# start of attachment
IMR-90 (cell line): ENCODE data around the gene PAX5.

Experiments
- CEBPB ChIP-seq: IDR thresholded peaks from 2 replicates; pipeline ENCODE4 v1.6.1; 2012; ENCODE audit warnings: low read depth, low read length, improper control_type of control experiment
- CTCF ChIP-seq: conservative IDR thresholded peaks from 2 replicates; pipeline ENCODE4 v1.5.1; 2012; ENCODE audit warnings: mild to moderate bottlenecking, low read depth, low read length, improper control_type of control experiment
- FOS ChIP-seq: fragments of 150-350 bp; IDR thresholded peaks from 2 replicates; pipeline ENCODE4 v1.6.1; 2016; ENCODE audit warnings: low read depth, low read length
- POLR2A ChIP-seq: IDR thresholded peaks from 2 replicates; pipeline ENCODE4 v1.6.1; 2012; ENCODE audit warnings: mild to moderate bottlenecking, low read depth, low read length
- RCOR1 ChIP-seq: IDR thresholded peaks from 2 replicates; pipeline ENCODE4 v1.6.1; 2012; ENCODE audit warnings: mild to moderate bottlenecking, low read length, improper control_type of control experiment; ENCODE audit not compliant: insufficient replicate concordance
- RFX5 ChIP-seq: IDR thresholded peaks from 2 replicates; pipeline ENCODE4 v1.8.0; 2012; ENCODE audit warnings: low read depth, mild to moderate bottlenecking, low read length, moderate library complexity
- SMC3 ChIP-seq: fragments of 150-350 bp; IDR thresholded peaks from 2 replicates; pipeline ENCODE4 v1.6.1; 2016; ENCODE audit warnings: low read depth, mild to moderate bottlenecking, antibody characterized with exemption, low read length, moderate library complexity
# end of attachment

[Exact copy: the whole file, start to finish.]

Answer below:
IMR-90 (cell line): ENCODE data around the gene PAX5.

Experiments
- CEBPB ChIP-seq: IDR thresholded peaks from 2 replicates; pipeline ENCODE4 v1.6.1; 2012; ENCODE audit warnings: low read depth, low read length, improper control_type of control experiment
- CTCF ChIP-seq: conservative IDR thresholded peaks from 2 replicates; pipeline ENCODE4 v1.5.1; 2012; ENCODE audit warnings: mild to moderate bottlenecking, low read depth, low read length, improper control_type of control experiment
- FOS ChIP-seq: fragments of 150-350 bp; IDR thresholded peaks from 2 replicates; pipeline ENCODE4 v1.6.1; 2016; ENCODE audit warnings: low read depth, low read length
- POLR2A ChIP-seq: IDR thresholded peaks from 2 replicates; pipeline ENCODE4 v1.6.1; 2012; ENCODE audit warnings: mild to moderate bottlenecking, low read depth, low read length
- RCOR1 ChIP-seq: IDR thresholded peaks from 2 replicates; pipeline ENCODE4 v1.6.1; 2012; ENCODE audit warnings: mild to moderate bottlenecking, low read length, improper control_type of control experiment; ENCODE audit not compliant: insufficient replicate concordance
- RFX5 ChIP-seq: IDR thresholded peaks from 2 replicates; pipeline ENCODE4 v1.8.0; 2012; ENCODE audit warnings: low read depth, mild to moderate bottlenecking, low read length, moderate library complexity
- SMC3 ChIP-seq: fragments of 150-350 bp; IDR thresholded peaks from 2 replicates; pipeline ENCODE4 v1.6.1; 2016; ENCODE audit warnings: low read depth, mild to moderate bottlenecking, antibody characterized with exemption, low read length, moderate library complexity